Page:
As previously discussed, the source of electrical signal 72 may not be provided by all ventilators 70. The upstream filter sensor 77 and the downstream filter sensor 79 each provides a signal via the exhalation filter sensor pressure/vacuum lines 19, the difference of which indicates the commencement of the exhalation phase. Thus, upon the immediate commencement of the exhalation phase, a pressure differential would be detected between the upstream filter sensor 77 and the downstream filter sensor 79, respectively. This pressure differential, supplied as a signal to the microprocessor 9, would indicate to the microprocessor 9 that the exhalation cycle has commenced. This signal can be used by microprocessor 9 to begin nebulization when no respirator electrical signal is available. Alternatively, the airway pressure sensor 15 supplies a signal to the microprocessor 9 indicating the beginning of the exhalation and also the beginning of the inhalation for control of the nebulization by microprocessor 9 when no respirator electrical signal is available.
In addition, there are many safety considerations with the apparatus 10 of the present invention. With the upstream and downstream filter sensor 77 and 79 respectively having an exhalation filter 75 therebetween, the condition of the exhalation filter 75 can be continuously checked. As the apparatus 10 of the present invention is continuously used, and as the filter 75 becomes increasingly clogged, the pressure differential between the upstream filter sensor 77 and the downstream filter sensor 79 would increase. Alternatively, the loading/clogging of the exhalation filter can be detected using the airway pressure sensor 15 which supplies a signal to microprocessor 9 via line 16. This is because airway pressure during nebulization is a function of the resistance of the exhalation filter. The filter loading/clogging can be detected by the microprocessor 9 and can be signaled on the control unit 80 as an alarm that the exhalation filter 75 needs to be examined and/or changed.
As previously discussed, the airway pressure sensor 15 provides an independent airway pressure measurement upstream to exhalation filter to monitor the patients safety. Finally, the control unit 80 can control the apparatus 10 to cause it to pause its operation. This provides an independent check on the respirator system 70. The control unit shown in FIG. 2 provides for setting of charging volume, respirator selection (for different commercial respirators), heater temperature, nebulizer hold option, alarm test option, alarm reset, and alarm silence. Further, the control unit displays respirator selection, charging volume, alarm, warning, and caution, indication of exhalation filter loading, patient peak inspiratory pressure, heater temperature and nozzle gas pressure. Signals from the neb-flow sensor 35 are used to alarm if either inadequate charging volume is generated or if the nebulizer nozzle 24 malfunction in the "on" position. The microprocessor 9 provides yet additional safe and effective operation for the apparatus 10 of the present invention. In the preferred embodiment, the microprocessor 9 is an Intel 8751 available from Intel Corporation. A copy of the program, written in the assembly language, for execution by the microprocessor 9 is attached as Exhibit A.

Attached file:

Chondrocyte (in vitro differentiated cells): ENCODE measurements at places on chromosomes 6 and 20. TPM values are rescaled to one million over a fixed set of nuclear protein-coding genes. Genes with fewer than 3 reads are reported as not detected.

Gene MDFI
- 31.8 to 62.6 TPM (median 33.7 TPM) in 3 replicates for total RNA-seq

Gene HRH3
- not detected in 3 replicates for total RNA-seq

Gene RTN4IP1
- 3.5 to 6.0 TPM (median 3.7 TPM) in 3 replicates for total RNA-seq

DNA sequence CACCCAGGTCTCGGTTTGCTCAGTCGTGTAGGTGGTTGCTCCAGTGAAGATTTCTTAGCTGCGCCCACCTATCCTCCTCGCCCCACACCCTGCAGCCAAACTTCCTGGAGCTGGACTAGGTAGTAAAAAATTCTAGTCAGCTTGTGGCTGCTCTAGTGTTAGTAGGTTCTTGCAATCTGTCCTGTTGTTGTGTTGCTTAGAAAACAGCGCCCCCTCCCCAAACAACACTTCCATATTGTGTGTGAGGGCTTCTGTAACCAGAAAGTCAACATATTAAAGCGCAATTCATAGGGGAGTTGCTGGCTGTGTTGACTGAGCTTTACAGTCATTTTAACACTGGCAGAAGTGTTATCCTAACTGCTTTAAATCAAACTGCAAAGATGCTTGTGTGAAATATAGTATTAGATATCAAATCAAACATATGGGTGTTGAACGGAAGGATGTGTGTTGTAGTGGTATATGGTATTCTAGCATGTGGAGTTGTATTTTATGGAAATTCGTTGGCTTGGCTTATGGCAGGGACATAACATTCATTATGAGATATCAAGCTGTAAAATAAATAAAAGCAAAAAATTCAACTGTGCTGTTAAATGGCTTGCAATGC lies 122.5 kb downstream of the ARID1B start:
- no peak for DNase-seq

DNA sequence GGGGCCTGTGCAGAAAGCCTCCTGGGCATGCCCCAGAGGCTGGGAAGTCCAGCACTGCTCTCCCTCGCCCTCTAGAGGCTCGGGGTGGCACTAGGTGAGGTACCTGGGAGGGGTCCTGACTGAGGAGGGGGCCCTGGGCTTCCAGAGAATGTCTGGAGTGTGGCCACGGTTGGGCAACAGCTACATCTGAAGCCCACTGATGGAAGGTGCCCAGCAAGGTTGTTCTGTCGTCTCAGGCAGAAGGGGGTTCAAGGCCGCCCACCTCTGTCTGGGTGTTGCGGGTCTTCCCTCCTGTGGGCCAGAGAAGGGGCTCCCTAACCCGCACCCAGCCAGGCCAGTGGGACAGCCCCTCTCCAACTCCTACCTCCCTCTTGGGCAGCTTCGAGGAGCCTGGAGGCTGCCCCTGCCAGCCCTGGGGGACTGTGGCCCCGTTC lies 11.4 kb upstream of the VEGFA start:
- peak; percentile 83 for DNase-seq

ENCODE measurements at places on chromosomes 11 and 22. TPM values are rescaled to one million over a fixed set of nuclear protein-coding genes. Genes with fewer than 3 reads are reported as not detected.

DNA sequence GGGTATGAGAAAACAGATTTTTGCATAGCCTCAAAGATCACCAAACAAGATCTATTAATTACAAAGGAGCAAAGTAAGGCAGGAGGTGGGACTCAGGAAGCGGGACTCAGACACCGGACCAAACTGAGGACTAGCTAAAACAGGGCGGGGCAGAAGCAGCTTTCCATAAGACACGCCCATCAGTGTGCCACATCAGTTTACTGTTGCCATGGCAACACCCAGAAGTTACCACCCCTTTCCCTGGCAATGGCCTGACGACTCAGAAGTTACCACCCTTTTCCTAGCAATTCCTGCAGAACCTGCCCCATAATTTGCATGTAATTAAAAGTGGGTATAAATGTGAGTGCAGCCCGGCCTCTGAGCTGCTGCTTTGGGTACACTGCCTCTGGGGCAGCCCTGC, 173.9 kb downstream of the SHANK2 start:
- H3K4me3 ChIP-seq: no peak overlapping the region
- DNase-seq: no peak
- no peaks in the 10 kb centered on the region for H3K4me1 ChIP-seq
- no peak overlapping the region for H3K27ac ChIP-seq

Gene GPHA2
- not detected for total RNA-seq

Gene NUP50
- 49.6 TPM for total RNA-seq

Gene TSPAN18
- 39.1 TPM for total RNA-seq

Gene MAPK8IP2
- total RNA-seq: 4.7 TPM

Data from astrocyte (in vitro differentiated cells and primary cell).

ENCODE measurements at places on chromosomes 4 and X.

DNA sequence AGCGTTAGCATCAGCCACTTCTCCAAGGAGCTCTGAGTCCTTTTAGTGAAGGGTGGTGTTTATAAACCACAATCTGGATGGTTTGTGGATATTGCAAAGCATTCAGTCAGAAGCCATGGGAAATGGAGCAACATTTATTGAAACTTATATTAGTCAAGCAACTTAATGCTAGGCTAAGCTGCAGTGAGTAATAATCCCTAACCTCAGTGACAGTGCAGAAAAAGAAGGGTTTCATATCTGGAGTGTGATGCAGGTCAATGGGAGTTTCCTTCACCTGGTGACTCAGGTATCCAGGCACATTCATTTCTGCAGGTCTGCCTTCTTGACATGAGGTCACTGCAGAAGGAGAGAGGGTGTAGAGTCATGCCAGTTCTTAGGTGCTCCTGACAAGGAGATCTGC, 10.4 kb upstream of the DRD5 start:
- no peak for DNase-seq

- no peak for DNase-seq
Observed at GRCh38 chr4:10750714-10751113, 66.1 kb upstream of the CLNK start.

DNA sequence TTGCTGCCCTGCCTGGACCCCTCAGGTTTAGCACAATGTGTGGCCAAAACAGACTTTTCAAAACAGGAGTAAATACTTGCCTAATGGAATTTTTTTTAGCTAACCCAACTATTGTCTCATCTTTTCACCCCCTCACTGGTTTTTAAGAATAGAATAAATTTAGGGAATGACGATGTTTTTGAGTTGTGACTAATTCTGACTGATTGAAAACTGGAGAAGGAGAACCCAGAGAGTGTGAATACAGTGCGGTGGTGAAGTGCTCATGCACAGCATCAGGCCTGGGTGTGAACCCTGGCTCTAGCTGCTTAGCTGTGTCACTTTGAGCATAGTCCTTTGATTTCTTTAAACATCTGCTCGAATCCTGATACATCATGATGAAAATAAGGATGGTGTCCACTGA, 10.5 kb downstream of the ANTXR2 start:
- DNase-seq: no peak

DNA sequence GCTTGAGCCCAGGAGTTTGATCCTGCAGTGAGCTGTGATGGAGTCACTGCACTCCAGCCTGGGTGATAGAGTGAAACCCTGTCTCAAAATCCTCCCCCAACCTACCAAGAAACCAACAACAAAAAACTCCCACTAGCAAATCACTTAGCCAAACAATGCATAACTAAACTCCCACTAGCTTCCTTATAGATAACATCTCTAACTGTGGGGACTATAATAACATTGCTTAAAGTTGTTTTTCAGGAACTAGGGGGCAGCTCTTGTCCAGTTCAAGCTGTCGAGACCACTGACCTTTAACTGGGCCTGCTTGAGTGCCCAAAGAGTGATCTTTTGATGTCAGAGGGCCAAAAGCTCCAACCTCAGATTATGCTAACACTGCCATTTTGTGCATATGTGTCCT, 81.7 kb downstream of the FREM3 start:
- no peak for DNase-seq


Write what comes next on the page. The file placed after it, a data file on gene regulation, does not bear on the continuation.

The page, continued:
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|U.S. Classification||128/203.12, 128/204.26, 128/204.21, 128/200.16|
|International Classification||A61M13/00, A61M16/00, A61M11/06, A61M16/16, A61M15/00|
|Cooperative Classification||A61M11/06, A61M16/16, A61M15/00, A61M16/1065, A61M16/14, A61M15/0018, A61M2205/707, A61M2016/0024|
|European Classification||A61M16/14, A61M15/00, A61M16/16|
|Jan 24, 1991||AS||Assignment|
Owner name: VOTRAN MEDICAL TECHNOLOGY, INC., A CORP. OF CA, C
Free format text: ASSIGNMENT OF ASSIGNORS INTEREST.;ASSIGNORS:RAABE, OTTO G.;LEE, JAMES I. C.;HATHAWAY, JAMES C.;REEL/FRAME:005598/0341
Effective date: 19910111
|Dec 23, 1997||SULP||Surcharge for late payment|
|Dec 23, 1997||FPAY||Fee payment|
Year of fee payment: 4
|Sep 24, 2001||AS||Assignment|
|Jan 15, 2002||REMI||Maintenance fee reminder mailed|
|Jun 21, 2002||LAPS||Lapse for failure to pay maintenance fees|
|Aug 20, 2002||FP||Expired due to failure to pay maintenance fee|
Effective date: 20020621
|Dec 18, 2006||AS||Assignment|
Owner name: WELLS FARGO BANK, N.A., COLORADO
Free format text: ASSIGNMENT OF ASSIGNORS INTEREST;ASSIGNOR:WESTMED HOLDING COMPANY;REEL/FRAME:018668/0740
Effective date: 20061127
|Jul 22, 2008||AS||Assignment|
Owner name: WESTMED HOLDING COMPANY, COLORADO
Free format text: RELEASE BY SECURED PARTY;ASSIGNOR:WELLS FARGO BANK, NATIONAL ASSOCIATION;REEL/FRAME:021266/0597
Effective date: 20080722